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When lawmakers use guile to further impunity

Sunday August 18 2019


Kiambu Governor Ferdinand Waititu is arraigned at Milimani Law Courts in Nairobi on July 29, 2019 over abuse of office. Based on the Justice Mumbi Ngugi ruling on governors facing criminal charges, he stands barred from accessing his office. PHOTO | FILE | NATION MEDIA GROUP 

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Today being Sunday, let me start with a story from the Holy Bible.

When Jesus Christ walked in this world, there lived a curious specimen of human beings called the Pharisees. A close breed to that in today’s world are a people called lawyers.

In their own circles they refer to the other as “my learned friend”, as if to suggest other professionals didn’t last long in the classroom.

Now, one Sabbath day, a disabled man pleaded with Jesus to cure his limbs and it was done. The Pharisees were so offended that Jesus could break the Law of Moses by healing a person on a Sabbath day.

But Jesus sought to correct them by saying: “Sabbath was made for man, not man for the Sabbath.” He added: “For which is lawful on a Sabbath: to do good or to do evil? To save life or to kill?”

In other words, Jesus was saying that no argument of law should be used to defend what isn’t right, what isn’t for common good, what is scandalous.



This is how it was in the case of Richard Nixon – what came to be infamously known as the Watergate Scandal.

In the wee hours of June 17, 1972, five men were caught breaking into the headquarters of the US Democratic Party housed at the Watergate building in Washington.

It easily would have passed as a case of ordinary burglary but for several smoking guns that pointed to a big high-level conspiracy.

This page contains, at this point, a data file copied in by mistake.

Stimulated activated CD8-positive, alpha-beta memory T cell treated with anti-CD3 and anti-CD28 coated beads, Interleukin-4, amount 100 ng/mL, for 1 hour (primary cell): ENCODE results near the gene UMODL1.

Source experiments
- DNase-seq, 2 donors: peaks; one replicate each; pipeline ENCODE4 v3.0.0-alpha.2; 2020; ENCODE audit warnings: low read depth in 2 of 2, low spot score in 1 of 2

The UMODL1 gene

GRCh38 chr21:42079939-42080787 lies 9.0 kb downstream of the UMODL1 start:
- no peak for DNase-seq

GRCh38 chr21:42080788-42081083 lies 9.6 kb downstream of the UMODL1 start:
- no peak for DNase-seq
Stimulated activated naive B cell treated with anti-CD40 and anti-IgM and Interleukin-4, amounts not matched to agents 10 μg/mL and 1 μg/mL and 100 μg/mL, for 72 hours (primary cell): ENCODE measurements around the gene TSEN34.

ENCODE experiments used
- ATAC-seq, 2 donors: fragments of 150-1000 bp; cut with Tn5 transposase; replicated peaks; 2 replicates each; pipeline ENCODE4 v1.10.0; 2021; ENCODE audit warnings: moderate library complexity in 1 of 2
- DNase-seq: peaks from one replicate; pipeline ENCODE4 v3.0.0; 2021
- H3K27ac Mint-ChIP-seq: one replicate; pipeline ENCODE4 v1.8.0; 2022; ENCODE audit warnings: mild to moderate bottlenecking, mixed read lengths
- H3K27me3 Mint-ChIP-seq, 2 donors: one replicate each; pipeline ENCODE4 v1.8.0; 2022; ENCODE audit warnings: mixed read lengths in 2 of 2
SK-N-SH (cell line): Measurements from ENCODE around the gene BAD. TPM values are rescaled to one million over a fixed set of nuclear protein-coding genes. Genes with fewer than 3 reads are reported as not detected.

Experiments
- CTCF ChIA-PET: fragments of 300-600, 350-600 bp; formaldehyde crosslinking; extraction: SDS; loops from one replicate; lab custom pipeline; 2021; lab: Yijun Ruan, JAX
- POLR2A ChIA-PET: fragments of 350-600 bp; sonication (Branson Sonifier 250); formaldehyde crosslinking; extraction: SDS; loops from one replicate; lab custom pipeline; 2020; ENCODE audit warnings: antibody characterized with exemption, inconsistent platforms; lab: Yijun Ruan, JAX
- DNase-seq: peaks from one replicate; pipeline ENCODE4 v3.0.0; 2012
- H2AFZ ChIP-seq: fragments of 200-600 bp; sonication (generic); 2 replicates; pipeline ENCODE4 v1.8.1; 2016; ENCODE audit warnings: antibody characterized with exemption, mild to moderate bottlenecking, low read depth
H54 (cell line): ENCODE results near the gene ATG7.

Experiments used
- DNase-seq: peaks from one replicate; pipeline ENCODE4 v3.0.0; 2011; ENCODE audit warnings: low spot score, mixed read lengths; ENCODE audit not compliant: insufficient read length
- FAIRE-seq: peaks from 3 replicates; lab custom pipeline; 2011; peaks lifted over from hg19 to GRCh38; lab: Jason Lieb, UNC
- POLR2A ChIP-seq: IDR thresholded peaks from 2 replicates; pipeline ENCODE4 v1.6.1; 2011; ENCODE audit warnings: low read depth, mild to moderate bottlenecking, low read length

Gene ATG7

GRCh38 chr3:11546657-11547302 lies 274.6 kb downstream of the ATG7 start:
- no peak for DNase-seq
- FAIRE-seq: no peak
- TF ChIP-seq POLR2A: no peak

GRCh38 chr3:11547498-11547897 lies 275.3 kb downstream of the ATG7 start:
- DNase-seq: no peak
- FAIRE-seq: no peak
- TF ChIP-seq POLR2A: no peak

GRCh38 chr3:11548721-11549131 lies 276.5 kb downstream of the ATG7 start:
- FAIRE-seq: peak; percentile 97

First, it happened to be an election year where the Republican incumbent Nixon was pitted against Democratic candidate Senator George McGovern.

Then out of the blues in the heat of the campaigns, five “burglars” were caught breaking into offices of the Democrats.

When searched, two of the “burglars” had address books with scribbles “W. House” and “W.H”.

The gang was also found to be carrying bugging equipment and miniature cameras obviously intended for secret installation.


Suspicions were raised al over that this couldn’t have been just another break in by petty thieves.

Secondly, it looked obvious that the mission was politically motivated, and that the five weren’t acting alone. Fingers were pointed in the direction of the White House.

The media had a field day as tips and leakages kept coming. Two youthful Washington Post reporters, Bob Woodward and Carl Bernstein, particularly stood out as they penned an exposé after another on the scandal.

Feeling cornered, President Nixon went on the rampage to save his presidency. He assembled a team of lawyers to work with his co-conspirators inside White House.

Their simple instructions were to do anything possible – including breaking the law – to shield Nixon from inevitable impeachment and prosecution.

The first strategy was to isolate the five “burglars” and make argument that the intended bugging of the Democrats offices was to obtain information for personal use on extortion purposes, and not at the request of the White House.


The strategy temporarily worked and Nixon was easily re-elected for a second term with near landslide.

But six months into his second term, the Watergate ghost returned to haunt him with renewed fury.

Thanks to leakages of highly classified information by then-deputy director of the FBI, one Mark Felt, to the Washington Post duo, Woodward and Bernstein, the noose began to tighten on Nixon.

It came out that the break in at Watergate building had been arranged inside White House by two members of the Committee to Re-elect the President (the CRP code-named “Creep”).

The two happened to be ex-CIA and ex-FBI agents who had since been employed by the President to do his dirty jobs.

Instead of advising their man to own at that point, Nixon lawyers went on overdrive in attempt to obstruct justice.

They stone-walled; they lied; bribed and intimidated, but nothing doing.

Finally on August 8, 1974, with impeachment and prosecution knocking at his door, President Nixon resigned and went home a forlorn, shamed man.


His successor, Vice President Gerald Ford, issued an executive pardon to save his former boss from a long term in jail.

But Nixon's partners in crime, led by his chief counsel, found a new home in prison where they remained for donkey years.